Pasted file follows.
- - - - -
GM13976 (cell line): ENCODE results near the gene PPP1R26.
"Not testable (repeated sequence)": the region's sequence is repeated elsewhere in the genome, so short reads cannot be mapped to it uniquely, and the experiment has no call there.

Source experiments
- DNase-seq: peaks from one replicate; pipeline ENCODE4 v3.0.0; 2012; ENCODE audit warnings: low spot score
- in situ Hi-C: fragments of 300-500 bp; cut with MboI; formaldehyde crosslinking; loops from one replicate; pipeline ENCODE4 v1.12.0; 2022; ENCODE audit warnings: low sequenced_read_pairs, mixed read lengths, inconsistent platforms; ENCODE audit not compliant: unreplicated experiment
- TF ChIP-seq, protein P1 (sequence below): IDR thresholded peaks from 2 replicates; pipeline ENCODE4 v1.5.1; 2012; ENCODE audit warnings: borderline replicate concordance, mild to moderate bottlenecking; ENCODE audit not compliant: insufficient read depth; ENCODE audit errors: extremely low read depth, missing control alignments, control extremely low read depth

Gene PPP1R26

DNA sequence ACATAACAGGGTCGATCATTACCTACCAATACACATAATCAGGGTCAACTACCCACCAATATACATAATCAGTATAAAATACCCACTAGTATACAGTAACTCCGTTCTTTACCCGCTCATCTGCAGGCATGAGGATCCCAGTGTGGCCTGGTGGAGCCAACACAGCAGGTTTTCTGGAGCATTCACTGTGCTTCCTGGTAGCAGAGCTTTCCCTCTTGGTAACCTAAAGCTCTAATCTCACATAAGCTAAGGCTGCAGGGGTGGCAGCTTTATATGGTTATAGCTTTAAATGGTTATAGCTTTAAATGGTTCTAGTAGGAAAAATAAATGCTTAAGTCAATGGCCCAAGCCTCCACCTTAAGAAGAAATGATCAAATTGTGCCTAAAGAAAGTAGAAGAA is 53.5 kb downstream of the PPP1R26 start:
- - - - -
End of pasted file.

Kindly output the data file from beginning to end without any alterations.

GM13976 (cell line): ENCODE results near the gene PPP1R26.
"Not testable (repeated sequence)": the region's sequence is repeated elsewhere in the genome, so short reads cannot be mapped to it uniquely, and the experiment has no call there.

Source experiments
- DNase-seq: peaks from one replicate; pipeline ENCODE4 v3.0.0; 2012; ENCODE audit warnings: low spot score
- in situ Hi-C: fragments of 300-500 bp; cut with MboI; formaldehyde crosslinking; loops from one replicate; pipeline ENCODE4 v1.12.0; 2022; ENCODE audit warnings: low sequenced_read_pairs, mixed read lengths, inconsistent platforms; ENCODE audit not compliant: unreplicated experiment
- TF ChIP-seq, protein P1 (sequence below): IDR thresholded peaks from 2 replicates; pipeline ENCODE4 v1.5.1; 2012; ENCODE audit warnings: borderline replicate concordance, mild to moderate bottlenecking; ENCODE audit not compliant: insufficient read depth; ENCODE audit errors: extremely low read depth, missing control alignments, control extremely low read depth

Gene PPP1R26

DNA sequence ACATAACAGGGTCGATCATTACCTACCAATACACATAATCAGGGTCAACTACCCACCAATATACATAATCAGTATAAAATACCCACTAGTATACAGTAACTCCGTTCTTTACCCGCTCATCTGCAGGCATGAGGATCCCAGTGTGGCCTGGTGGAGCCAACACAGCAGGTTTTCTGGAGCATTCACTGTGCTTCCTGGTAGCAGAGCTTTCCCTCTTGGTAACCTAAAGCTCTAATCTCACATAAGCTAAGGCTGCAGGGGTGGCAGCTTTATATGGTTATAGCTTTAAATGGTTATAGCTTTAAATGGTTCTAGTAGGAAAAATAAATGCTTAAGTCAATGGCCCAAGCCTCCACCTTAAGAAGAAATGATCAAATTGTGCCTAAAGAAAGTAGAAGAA is 53.5 kb downstream of the PPP1R26 start: